After narrowly passing an amendment to a village ordinance to mandate that carriage walks and driveway aprons be constructed of exposed aggregate concrete, the Riverside village board may be looking into amending that law further.
A majority of the board comprising Village President Michael Gorman and trustees James Reynolds, Lonnie Sacchi and Mark Shevitz first stopped a bid to table the proposed amendment and then voted it into law. Trustees Joseph Ballerine, Ben Sells and Jean Sussman voted against it.
“To me uniformity is not necessarily the end all, be all … What I don’t want is more [broom-finished] concrete poured,” Shevitz said. “I do not want this village board endorsing policies that makes that hardscape much more visible, glaringly so, than the landscape.”
At the same time, however, it appears that the new law regarding concrete poured on public lands will get an immediate review. Ballerine urged his colleagues to table the issue until it looked into alternatives cheaper than exposed aggregate, which costs roughly 40 percent more than broom-finished concrete.
Village law already mandates the use of exposed aggregate on all Riverside sidewalks.
Ballerine, Sells and Public Works Director Ed Bailey recently met with two representatives of Andreas & Sons concrete contractors, who reportedly told them there are other solutions that would sublimate the concrete visually and do it more cheaply than exposed aggregate.
“We can actually get that type of specification made without it costing us 40 percent more,” Ballerine said. “All we have to do is take the time to do it.”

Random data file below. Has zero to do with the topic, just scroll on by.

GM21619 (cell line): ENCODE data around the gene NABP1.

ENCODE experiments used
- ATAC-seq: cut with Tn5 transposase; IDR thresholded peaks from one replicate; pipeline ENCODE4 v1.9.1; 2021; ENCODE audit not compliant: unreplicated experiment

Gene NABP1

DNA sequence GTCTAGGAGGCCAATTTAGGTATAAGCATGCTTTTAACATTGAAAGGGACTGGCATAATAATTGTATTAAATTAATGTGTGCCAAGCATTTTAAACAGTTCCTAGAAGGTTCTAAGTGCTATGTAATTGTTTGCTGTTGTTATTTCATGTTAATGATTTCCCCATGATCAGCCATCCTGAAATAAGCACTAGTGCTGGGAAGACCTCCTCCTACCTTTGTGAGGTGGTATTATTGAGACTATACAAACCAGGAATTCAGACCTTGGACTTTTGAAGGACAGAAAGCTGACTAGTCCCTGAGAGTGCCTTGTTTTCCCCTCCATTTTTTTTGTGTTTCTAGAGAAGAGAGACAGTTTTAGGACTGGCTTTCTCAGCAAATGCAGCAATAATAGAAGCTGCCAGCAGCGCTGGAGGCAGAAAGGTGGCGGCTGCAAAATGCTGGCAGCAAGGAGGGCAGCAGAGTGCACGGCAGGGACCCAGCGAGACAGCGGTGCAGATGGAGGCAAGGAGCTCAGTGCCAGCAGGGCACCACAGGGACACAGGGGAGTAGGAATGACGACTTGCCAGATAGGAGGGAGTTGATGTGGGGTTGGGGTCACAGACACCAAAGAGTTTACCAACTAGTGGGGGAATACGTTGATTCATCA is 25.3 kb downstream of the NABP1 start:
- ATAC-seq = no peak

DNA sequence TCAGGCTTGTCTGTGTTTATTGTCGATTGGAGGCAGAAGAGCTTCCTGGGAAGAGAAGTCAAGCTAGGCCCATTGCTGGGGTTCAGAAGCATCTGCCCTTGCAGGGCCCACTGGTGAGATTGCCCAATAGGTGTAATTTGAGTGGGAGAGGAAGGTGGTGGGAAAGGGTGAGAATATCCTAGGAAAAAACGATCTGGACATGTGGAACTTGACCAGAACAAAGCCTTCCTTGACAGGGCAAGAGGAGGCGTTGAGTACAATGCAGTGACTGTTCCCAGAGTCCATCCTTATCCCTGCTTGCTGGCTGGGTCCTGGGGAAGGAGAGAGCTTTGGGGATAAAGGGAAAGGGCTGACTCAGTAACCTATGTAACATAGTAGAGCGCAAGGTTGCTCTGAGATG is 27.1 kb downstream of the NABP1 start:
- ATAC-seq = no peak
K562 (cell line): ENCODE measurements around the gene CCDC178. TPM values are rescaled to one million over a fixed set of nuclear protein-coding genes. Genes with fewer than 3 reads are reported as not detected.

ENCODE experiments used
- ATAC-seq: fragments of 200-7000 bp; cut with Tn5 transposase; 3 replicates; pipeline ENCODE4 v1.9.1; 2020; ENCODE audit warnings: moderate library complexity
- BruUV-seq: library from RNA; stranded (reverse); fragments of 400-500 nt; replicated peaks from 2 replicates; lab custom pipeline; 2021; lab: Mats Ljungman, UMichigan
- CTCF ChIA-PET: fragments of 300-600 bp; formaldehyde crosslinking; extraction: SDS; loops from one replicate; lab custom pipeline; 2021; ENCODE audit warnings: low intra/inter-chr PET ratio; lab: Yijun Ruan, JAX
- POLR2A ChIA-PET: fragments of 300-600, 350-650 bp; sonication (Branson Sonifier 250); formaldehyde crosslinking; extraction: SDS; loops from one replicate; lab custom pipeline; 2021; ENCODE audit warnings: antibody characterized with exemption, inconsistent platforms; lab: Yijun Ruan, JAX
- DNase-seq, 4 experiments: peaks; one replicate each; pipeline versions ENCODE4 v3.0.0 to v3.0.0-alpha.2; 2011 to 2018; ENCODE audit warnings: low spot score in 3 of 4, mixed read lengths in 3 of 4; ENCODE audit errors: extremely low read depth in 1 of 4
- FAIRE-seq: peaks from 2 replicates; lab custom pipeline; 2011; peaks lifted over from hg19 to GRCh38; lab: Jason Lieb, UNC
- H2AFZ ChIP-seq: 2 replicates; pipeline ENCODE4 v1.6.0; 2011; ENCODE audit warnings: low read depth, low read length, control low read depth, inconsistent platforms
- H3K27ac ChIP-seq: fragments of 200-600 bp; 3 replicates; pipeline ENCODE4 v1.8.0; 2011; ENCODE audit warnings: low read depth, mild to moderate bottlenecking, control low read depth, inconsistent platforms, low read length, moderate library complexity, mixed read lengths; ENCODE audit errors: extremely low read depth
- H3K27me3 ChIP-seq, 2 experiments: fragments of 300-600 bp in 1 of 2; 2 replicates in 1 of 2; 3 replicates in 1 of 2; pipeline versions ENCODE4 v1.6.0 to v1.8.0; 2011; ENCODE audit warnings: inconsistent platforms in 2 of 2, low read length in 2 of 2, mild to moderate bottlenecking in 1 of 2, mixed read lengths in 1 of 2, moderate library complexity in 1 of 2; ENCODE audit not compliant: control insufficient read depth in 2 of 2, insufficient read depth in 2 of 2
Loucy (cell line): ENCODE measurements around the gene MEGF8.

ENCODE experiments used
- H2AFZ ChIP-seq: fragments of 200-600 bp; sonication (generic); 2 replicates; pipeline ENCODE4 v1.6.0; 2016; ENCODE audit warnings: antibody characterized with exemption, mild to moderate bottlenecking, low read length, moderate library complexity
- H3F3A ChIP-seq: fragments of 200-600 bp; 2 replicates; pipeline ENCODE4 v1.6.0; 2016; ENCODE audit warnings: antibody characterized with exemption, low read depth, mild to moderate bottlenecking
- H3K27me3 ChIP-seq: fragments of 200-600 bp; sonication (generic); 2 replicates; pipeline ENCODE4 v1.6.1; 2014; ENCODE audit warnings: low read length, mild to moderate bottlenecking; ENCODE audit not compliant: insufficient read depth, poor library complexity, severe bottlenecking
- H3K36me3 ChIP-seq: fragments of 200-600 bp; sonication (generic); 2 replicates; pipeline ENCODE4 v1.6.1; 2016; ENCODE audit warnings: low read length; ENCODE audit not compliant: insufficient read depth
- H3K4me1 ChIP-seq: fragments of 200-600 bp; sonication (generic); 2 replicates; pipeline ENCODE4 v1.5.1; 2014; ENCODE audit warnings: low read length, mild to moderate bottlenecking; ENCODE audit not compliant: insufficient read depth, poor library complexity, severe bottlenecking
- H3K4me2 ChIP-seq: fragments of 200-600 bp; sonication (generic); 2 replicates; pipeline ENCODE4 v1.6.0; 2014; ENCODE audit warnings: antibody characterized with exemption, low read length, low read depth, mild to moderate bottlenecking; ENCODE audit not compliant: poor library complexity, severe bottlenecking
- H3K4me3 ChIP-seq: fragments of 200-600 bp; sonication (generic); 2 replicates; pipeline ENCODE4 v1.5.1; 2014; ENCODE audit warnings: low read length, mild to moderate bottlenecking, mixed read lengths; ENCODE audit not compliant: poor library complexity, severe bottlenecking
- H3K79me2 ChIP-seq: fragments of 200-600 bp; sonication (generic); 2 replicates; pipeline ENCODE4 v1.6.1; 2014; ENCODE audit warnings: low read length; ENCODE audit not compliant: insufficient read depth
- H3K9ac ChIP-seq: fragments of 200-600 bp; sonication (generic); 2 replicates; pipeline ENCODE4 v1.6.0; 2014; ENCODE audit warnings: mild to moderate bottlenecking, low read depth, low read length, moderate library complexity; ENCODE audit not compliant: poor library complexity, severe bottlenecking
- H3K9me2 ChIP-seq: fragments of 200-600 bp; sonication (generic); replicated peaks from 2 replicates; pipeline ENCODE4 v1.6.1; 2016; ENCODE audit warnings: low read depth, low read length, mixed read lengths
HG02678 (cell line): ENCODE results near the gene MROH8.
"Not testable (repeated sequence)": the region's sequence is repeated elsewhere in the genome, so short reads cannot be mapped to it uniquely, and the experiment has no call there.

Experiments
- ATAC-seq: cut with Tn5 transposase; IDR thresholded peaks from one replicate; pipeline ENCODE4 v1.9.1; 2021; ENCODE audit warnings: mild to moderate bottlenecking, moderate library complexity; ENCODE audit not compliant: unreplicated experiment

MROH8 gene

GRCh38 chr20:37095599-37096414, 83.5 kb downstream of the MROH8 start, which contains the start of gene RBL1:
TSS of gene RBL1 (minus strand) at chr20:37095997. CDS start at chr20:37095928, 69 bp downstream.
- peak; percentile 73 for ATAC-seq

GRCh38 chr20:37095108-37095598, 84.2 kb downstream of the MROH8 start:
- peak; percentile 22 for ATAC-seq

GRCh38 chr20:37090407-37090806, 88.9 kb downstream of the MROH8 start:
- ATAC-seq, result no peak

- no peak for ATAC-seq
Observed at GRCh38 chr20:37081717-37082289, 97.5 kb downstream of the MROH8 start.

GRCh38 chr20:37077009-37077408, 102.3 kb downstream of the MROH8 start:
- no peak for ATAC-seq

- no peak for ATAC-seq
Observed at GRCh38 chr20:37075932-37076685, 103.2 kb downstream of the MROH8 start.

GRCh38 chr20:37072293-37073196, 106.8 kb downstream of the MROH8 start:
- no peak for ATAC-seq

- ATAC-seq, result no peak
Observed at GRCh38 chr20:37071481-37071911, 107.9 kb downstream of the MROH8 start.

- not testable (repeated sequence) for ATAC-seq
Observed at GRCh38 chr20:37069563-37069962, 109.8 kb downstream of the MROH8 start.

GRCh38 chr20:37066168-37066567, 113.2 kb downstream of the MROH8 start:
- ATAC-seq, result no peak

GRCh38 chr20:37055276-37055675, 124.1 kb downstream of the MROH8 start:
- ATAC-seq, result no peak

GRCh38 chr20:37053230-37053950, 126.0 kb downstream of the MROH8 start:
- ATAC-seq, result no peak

They also reportedly told the trustees, they would advise against pouring exposed aggregate for driveway aprons.
“I asked them, ‘If it was up to you, would you use exposed aggregate on driveway aprons?’ And in unison they said no, because they said they would not use exposed aggregate on any place that is going to be plowed,” said Sells.
Sells added that the reps from Andreas also told them it would be impossible to get a uniform mix of exposed aggregate for the village’s sidewalks and driveway aprons.
“So, one, you’re not going to achieve your goal of uniformity of appearance and, two, you have people who do this for a living saying this is a bad idea,” Sells said.
But the majority wanted the new law in place in order to have a standard they were comfortable with. While open to amending it down the road, they wanted a safeguard against more broom-finished concrete being poured for driveway aprons and carriage walks.
“This ordinance does not specify that formula,” said Gorman of Ballerine’s suggestion that such a formula might be crafted in the future. “That can be added any time before now and the time we start pouring concrete. I’d like to see this move forward so we have a standard.”
Sacchi, who championed the new law calling for wider use of the exposed concrete, agreed with having that standard in place, despite the fact that no concrete is scheduled to be poured until at least the spring of 2012.
“I’ll sleep a lot better,” Sacchi said.
One thing that all trustees appear to agree on is a provision in the new law that gets rid of the so-called Swanee River aggregate used for sidewalks in the central business district. The concrete is distinctive, with larger stones set in the cement mix.
Recent examples of the concrete downtown have been particularly poor in quality. Some of the gravel also has a tendency to pop out of its concrete bed after a winter or two.
“The plan would be as this starts to fail we’ll be replacing it with the new aggregate we’re looking at here,” Reynolds said.